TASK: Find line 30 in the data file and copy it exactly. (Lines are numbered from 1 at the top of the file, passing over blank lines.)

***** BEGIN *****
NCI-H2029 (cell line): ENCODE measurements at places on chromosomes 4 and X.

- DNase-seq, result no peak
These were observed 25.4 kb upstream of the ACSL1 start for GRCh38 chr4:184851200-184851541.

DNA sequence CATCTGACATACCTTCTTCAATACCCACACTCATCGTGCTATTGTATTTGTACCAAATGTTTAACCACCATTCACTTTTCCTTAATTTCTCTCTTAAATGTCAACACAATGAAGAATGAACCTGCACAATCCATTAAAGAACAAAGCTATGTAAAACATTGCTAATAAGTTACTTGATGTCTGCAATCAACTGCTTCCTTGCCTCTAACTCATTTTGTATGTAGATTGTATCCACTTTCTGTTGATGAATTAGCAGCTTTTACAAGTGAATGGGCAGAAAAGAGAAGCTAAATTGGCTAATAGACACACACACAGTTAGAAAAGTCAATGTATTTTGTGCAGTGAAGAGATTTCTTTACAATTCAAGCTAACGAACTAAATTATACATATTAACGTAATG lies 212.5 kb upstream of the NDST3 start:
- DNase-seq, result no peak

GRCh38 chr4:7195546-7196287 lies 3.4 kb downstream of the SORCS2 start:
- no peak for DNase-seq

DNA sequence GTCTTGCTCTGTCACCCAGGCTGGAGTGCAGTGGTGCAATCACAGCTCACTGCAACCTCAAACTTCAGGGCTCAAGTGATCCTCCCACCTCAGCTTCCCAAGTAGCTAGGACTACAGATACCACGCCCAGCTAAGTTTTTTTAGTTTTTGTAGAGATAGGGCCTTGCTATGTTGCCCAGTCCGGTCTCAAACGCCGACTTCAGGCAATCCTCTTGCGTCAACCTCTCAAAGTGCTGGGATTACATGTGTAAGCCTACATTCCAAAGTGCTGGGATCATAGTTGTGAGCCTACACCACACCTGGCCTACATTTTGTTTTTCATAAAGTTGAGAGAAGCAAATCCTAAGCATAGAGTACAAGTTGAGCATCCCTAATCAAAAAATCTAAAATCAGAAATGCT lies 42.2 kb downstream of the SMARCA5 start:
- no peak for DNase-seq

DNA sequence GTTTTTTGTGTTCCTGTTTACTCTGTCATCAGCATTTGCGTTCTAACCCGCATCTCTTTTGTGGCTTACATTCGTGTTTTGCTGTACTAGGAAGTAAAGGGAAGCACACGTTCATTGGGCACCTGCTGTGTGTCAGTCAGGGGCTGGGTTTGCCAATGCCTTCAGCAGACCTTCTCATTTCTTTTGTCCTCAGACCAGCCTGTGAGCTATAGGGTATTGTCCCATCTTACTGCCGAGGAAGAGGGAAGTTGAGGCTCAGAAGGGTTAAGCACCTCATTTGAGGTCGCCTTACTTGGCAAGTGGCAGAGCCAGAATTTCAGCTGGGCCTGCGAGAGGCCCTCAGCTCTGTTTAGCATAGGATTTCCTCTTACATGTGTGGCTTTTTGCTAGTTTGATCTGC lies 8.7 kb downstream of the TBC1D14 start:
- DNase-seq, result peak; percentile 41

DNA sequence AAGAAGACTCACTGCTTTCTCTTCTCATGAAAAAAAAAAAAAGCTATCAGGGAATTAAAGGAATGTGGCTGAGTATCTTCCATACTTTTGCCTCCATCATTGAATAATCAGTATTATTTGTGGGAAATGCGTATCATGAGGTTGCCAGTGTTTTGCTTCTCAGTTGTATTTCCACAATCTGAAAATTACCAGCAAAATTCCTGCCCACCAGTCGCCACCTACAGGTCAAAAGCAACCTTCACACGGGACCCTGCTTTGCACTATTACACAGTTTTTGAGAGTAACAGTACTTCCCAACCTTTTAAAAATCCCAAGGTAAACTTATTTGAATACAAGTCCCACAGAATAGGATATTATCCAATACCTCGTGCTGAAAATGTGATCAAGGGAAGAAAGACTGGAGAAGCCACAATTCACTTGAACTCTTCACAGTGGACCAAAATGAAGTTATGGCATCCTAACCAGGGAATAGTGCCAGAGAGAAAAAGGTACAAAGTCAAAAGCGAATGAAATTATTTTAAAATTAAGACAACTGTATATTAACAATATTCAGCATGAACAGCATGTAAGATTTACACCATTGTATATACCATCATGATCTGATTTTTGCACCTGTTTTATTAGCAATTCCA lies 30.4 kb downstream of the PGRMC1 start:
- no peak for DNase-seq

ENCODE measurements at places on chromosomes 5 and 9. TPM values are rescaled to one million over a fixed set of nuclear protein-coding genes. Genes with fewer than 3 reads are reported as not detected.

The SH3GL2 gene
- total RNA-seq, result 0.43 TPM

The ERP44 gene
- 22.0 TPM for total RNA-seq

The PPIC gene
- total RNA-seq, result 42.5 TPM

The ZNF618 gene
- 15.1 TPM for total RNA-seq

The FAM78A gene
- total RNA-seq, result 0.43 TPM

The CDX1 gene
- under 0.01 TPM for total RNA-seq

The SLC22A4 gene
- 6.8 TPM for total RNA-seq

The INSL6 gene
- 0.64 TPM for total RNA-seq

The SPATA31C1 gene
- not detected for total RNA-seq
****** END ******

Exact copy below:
- 0.64 TPM for total RNA-seq